Bush’s Honorable Air National Guard Service
Commentary by: Col. John H. Wambough, Jr. USAF (Ret.)
See addendum to this article:
DNC - Kerry Campaign – CBS 60 Minutes
Left-Wing Allegations and Fraudulent Documents
Response to DNC Video “Fortunate Son”

George Bush and I were fighter pilots. Lt. Bush flew F-102s in the Air National Guard (ANG) -- 111th Fighter Interceptor Squadron (FIS); I flew F-105s in combat -- 34th Tactical Fighter Squadron (TFS). Both our flying assignments were inherently dangerous -- Lt. Bush's because of the high performance nature of the fighter interceptor aircraft he was flying, the training required to fly the F-102, and the high risks that come with all weather (night and day) intercept missions.

Sen. John Kerry, the Democratic National Committee's Mr. Terry McAuliffe and the anti-war (weak on National Security) left wing of the Democrat Party have relentlessly attacked the service of Lt. Bush and by inference other pilots and service members in the ANG and Reserve forces as cowards and shirkers of responsibility for not being in Vietnam. Their flippant slandering of our Guard and Reserve forces in an effort to discredit President Bush and win an election is beyond the pale. They have no decency left.

Lt. Bush's opportunity to fly jets and serve his country came through the Air National Guard when he was 22 years old. Just like Lt. Bush, my goal as a young man was to fly high performance jet fighter aircraft -- both of us realized our dream. I might have been just a dumb fighter pilot but I don't remember looking ahead (and I'm sure Lt. Bush didn't either) to what missions we could be assigned -- peacetime or wartime. All we wanted to do as young men was to fly these magnificent flying machines (jets) and enjoy the opportunity to serve our country. (Contributing to the Air National Guard's Air Defense mission, Lt. Bush flew hundreds of hours in the F-102 -- the world's first supersonic all-weather jet interceptor aircraft; he served his country protecting the United States.)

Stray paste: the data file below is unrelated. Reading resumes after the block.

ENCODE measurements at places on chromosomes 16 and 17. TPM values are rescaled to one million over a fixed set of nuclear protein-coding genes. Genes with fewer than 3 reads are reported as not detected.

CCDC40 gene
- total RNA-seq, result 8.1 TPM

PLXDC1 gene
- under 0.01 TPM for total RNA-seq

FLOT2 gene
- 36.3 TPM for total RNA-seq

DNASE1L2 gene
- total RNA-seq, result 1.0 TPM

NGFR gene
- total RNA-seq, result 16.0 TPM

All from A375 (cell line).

Neither Lt. Bush nor I had control over mission assignment, where we would be deployed or how the service would task the units we were assigned. Lt. Bush would have gladly gone to Vietnam or anywhere else his unit was deployed -- but the reality was that young Lt. Bush had no say as to how his unit would be utilized to support our country's National Security interests. I guess you could say such decisions were above our pay grade. Lt. Bush's mission, as a squadron fighter interceptor pilot, was to intercept and destroy enemy aircraft inbound to the United States; for example, Soviet Nuclear Bombers. Remember, we were still in the Cold War in the 1970s with Air Defense a high priority mission. Today our Air Defense forces protect us against aircraft with terrorists onboard.

I can say from my experience that flying operational fighter jets is highly dangerous. People don't strap fighter jets to their backside if they are overly concerned for their future. While in F-105 training at McConnell AFB in early 1968, we lost five aircraft in six weeks (one aircraft crashed in air-to-air combat training; one aircraft crashed on the air-to-ground gunnery range; one crashed on take off; one crashed on final approach at a nearby airfield; and one crashed coming back from a cross-country mission). My nephew was killed while flying a Marine Corp EA-6B Prowler during a low level state-side training mission. I was in a flight where an F-105 pilot was killed while we were training on an air-ground gunnery range. Also, I've been in F -105 and F-111 operational units where a number of pilots were killed while training for their war time mission. We got really good at flying "Missing Man Formations" and doing memorial services for our fallen comrades and their families. I can assure you that Lt. Bush was continuously exposed to similar dangers during all weather scrambles and during training exercises as evidenced by the F-102 pilots killed in his unit.